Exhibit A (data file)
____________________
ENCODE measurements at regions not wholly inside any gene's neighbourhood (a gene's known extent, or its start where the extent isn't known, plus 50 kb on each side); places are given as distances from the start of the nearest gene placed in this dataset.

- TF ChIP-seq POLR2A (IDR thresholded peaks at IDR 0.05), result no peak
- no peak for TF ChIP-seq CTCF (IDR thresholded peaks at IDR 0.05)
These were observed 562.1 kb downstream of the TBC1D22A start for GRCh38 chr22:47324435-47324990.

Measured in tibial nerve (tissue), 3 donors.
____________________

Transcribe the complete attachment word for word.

ENCODE measurements at regions not wholly inside any gene's neighbourhood (a gene's known extent, or its start where the extent isn't known, plus 50 kb on each side); places are given as distances from the start of the nearest gene placed in this dataset.

- TF ChIP-seq POLR2A (IDR thresholded peaks at IDR 0.05), result no peak
- no peak for TF ChIP-seq CTCF (IDR thresholded peaks at IDR 0.05)
These were observed 562.1 kb downstream of the TBC1D22A start for GRCh38 chr22:47324435-47324990.

Measured in tibial nerve (tissue), 3 donors.